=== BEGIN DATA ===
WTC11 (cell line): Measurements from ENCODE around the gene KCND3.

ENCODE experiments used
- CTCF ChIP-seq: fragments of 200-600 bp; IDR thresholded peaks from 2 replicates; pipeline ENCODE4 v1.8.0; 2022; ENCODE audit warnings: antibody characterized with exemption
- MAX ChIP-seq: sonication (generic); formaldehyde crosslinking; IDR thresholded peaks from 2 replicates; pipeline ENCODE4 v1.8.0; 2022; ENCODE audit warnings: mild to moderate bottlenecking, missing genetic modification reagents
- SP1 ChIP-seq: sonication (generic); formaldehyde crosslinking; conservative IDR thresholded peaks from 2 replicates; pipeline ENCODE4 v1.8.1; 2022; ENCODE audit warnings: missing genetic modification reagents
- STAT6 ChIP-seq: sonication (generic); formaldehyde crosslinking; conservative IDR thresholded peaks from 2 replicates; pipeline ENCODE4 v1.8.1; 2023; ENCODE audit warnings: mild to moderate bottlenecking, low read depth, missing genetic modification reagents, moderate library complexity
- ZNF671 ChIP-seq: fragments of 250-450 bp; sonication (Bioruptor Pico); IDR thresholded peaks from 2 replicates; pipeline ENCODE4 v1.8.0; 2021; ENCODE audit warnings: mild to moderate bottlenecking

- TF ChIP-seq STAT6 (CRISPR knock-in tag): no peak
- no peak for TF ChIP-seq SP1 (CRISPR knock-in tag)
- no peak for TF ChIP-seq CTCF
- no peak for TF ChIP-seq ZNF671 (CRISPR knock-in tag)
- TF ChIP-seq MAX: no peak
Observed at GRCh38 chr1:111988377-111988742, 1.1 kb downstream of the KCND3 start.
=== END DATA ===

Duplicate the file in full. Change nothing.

WTC11 (cell line): Measurements from ENCODE around the gene KCND3.

ENCODE experiments used
- CTCF ChIP-seq: fragments of 200-600 bp; IDR thresholded peaks from 2 replicates; pipeline ENCODE4 v1.8.0; 2022; ENCODE audit warnings: antibody characterized with exemption
- MAX ChIP-seq: sonication (generic); formaldehyde crosslinking; IDR thresholded peaks from 2 replicates; pipeline ENCODE4 v1.8.0; 2022; ENCODE audit warnings: mild to moderate bottlenecking, missing genetic modification reagents
- SP1 ChIP-seq: sonication (generic); formaldehyde crosslinking; conservative IDR thresholded peaks from 2 replicates; pipeline ENCODE4 v1.8.1; 2022; ENCODE audit warnings: missing genetic modification reagents
- STAT6 ChIP-seq: sonication (generic); formaldehyde crosslinking; conservative IDR thresholded peaks from 2 replicates; pipeline ENCODE4 v1.8.1; 2023; ENCODE audit warnings: mild to moderate bottlenecking, low read depth, missing genetic modification reagents, moderate library complexity
- ZNF671 ChIP-seq: fragments of 250-450 bp; sonication (Bioruptor Pico); IDR thresholded peaks from 2 replicates; pipeline ENCODE4 v1.8.0; 2021; ENCODE audit warnings: mild to moderate bottlenecking

- TF ChIP-seq STAT6 (CRISPR knock-in tag): no peak
- no peak for TF ChIP-seq SP1 (CRISPR knock-in tag)
- no peak for TF ChIP-seq CTCF
- no peak for TF ChIP-seq ZNF671 (CRISPR knock-in tag)
- TF ChIP-seq MAX: no peak
Observed at GRCh38 chr1:111988377-111988742, 1.1 kb downstream of the KCND3 start.